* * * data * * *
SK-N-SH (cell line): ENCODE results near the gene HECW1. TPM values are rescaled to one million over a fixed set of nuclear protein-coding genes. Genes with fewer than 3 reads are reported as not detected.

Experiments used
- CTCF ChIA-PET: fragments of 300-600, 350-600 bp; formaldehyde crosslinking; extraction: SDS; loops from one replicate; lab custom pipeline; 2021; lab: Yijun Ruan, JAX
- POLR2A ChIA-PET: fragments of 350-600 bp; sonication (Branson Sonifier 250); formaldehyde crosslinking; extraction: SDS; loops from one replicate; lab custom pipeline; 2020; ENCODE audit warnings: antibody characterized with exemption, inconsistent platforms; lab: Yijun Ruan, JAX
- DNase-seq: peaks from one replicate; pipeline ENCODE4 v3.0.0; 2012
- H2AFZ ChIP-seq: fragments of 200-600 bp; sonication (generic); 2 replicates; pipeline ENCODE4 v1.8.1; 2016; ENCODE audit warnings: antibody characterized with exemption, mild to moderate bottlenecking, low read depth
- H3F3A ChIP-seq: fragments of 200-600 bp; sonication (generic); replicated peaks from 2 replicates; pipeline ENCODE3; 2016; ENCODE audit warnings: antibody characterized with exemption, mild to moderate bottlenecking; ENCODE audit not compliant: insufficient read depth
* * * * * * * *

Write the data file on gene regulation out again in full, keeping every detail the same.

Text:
SK-N-SH (cell line): ENCODE results near the gene HECW1. TPM values are rescaled to one million over a fixed set of nuclear protein-coding genes. Genes with fewer than 3 reads are reported as not detected.

Experiments used
- CTCF ChIA-PET: fragments of 300-600, 350-600 bp; formaldehyde crosslinking; extraction: SDS; loops from one replicate; lab custom pipeline; 2021; lab: Yijun Ruan, JAX
- POLR2A ChIA-PET: fragments of 350-600 bp; sonication (Branson Sonifier 250); formaldehyde crosslinking; extraction: SDS; loops from one replicate; lab custom pipeline; 2020; ENCODE audit warnings: antibody characterized with exemption, inconsistent platforms; lab: Yijun Ruan, JAX
- DNase-seq: peaks from one replicate; pipeline ENCODE4 v3.0.0; 2012
- H2AFZ ChIP-seq: fragments of 200-600 bp; sonication (generic); 2 replicates; pipeline ENCODE4 v1.8.1; 2016; ENCODE audit warnings: antibody characterized with exemption, mild to moderate bottlenecking, low read depth
- H3F3A ChIP-seq: fragments of 200-600 bp; sonication (generic); replicated peaks from 2 replicates; pipeline ENCODE3; 2016; ENCODE audit warnings: antibody characterized with exemption, mild to moderate bottlenecking; ENCODE audit not compliant: insufficient read depth